The last week's blogs have been a bit heavy, so let's close out the week on a lighter note. Today I had a situation presented to me that I've never been faced with in 11 years of practice. Sure, I've heard of it happening, but how it was put before me was very unique.
A client had dropped off their dog, a shih-tzu, and their cat for routine preventative care services. When the came later in the afternoon to pick them up, one of my receptionists came back to me and had a strange look on her face. "Dr. Bern," she said "Mimi's owner wants to know why she gets 'frisky' when they get 'frisky'." I just had to stare and blink for a few seconds. Mimi was a very sweet little 3 year-old spayed female, and I couldn't figure out the connection. My receptionist was also uncertain if she heard it right. So, knowing this might be a private conversation that shouldn't be discussed at a very public front desk, I had her put the clients in a room.
I walk in the room, and there is the couple, being warmly greeted by their little dog. I took a breath and gently try to broach the subject. "Now, correct me if I'm wrong," I started, "But I've been told that Mimi reacts when you get...'frisky'...and you're wondering why she might be doing this. Is this right?" The gentleman nodded. Now realize that he was the one who used the word "frisky" to my receptionist, so I'm just repeating his phrasing. And I think all of you readers probably realize the true meaning of that word in this context. Now I was left with trying to delicately get more details in order to hopefully solve the situation.
After a little more questioning, I learned that when the husband got "frisky" with his wife, Mimi would start to get very excited. She would bark, run around, and jump on the bed. The wife even said that Mimi would get one of her toys and bring it to them. As you can imagine, such canine behavior is not exactly an enhancement for people in this kind of a "mood". My interpretation was that Mimi could sense the...*ahem* "excitement" of the owners, and became excited herself. However, as she is spayed, and isn't keyed into human sexuality, she only perceived it as a form of "play". If her people were playing, then why shouldn't she get to play? So, perceiving the "excitement", "activity", and "enhanced vocalizations" of the owners (hey, trying to keep this blog family-friendly), she started showing behaviors designed to join in the fun and engage the owners in play. As I mentioned, this was a bit...distracting....to the clients. My only suggestion was to keep her out of the room. If this was a "planned encounter", they could put her in another part of the house until they...finished. Unfortunately, it would be hard to correct her otherwise, as she was reacting in a way that she perceived as perfectly normal.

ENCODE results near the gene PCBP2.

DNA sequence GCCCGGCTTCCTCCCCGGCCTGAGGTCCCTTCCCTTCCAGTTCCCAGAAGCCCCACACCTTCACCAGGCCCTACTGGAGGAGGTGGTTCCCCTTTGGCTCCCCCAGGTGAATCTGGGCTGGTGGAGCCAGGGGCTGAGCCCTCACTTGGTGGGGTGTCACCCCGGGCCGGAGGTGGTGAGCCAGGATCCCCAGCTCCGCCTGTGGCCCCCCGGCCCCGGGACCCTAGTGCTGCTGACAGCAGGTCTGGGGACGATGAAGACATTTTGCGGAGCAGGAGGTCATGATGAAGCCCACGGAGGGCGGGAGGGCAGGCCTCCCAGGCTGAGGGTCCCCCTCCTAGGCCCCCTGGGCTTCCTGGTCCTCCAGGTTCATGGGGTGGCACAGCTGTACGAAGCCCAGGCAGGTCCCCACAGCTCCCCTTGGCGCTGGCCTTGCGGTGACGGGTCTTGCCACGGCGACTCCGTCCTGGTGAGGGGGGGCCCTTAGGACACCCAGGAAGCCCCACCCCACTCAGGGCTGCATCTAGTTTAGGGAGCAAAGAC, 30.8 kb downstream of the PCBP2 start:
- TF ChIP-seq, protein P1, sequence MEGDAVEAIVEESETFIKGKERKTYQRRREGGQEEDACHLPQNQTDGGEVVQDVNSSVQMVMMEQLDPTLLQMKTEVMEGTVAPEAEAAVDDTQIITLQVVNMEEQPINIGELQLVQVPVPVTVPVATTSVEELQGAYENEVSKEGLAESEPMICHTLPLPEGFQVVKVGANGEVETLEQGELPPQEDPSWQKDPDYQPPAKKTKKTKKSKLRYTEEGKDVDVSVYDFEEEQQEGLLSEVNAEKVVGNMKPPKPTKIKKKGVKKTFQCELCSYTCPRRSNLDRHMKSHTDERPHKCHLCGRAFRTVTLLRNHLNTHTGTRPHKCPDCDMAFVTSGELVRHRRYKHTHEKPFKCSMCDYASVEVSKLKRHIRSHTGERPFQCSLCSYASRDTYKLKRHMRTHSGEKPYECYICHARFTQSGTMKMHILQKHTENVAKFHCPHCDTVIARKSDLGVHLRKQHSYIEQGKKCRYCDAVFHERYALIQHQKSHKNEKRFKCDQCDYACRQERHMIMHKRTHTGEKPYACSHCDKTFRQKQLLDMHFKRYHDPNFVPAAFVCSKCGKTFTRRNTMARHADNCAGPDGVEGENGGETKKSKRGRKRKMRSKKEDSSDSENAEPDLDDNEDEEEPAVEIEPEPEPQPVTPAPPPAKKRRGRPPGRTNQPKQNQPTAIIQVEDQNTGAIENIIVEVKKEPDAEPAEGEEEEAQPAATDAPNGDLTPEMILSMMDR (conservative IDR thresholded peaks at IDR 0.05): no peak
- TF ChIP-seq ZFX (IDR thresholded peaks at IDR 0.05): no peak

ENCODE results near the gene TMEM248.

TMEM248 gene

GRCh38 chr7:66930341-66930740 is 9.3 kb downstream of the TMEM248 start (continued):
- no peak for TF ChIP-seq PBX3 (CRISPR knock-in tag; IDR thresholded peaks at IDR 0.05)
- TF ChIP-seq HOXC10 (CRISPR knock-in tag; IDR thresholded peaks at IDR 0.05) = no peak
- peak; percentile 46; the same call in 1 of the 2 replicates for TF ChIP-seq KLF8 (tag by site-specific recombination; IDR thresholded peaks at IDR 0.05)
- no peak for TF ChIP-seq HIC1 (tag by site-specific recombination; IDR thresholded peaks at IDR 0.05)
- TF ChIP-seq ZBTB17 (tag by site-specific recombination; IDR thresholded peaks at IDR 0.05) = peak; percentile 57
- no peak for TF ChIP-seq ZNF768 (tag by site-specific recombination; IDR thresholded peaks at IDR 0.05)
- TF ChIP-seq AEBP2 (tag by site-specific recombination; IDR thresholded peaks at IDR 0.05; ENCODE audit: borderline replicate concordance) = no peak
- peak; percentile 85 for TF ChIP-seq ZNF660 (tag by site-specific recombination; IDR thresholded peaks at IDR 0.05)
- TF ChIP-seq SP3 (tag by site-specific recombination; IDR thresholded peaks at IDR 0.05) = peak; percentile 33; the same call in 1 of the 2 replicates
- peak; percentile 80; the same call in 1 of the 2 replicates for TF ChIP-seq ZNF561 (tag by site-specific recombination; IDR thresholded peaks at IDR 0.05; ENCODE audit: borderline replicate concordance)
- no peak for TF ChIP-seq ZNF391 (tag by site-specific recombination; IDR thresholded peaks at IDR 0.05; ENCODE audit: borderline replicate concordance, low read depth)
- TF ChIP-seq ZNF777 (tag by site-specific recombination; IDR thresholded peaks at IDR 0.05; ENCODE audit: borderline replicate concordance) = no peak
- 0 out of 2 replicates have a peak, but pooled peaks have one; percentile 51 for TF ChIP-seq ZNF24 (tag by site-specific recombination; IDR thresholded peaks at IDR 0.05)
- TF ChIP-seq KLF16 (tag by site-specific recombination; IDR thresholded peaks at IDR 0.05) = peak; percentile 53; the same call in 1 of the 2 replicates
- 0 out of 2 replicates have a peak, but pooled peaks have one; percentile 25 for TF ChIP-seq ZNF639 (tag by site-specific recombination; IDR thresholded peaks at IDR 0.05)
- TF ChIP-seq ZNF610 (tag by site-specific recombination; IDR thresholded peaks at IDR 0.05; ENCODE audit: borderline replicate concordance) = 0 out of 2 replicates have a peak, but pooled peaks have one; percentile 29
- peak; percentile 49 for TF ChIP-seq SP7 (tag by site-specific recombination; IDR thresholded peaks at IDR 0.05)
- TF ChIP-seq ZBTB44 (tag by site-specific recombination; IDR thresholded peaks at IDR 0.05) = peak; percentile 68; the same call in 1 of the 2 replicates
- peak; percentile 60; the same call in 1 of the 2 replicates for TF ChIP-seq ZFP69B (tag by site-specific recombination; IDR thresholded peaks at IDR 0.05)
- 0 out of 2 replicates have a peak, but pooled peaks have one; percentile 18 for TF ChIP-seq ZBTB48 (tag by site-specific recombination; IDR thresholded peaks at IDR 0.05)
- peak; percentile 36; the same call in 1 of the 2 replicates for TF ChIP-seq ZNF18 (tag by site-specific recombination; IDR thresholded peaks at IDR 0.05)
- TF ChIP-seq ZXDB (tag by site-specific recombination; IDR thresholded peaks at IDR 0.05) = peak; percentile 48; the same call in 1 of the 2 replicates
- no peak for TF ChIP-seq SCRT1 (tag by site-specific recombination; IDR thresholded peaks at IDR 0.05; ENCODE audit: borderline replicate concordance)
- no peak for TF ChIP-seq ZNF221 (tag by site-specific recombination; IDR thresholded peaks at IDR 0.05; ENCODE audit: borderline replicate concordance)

I've often said that you can never know what to expect in veterinary medicine. Today I proved myself right, and in the most interesting way possible. What a conversation to end the work-week on!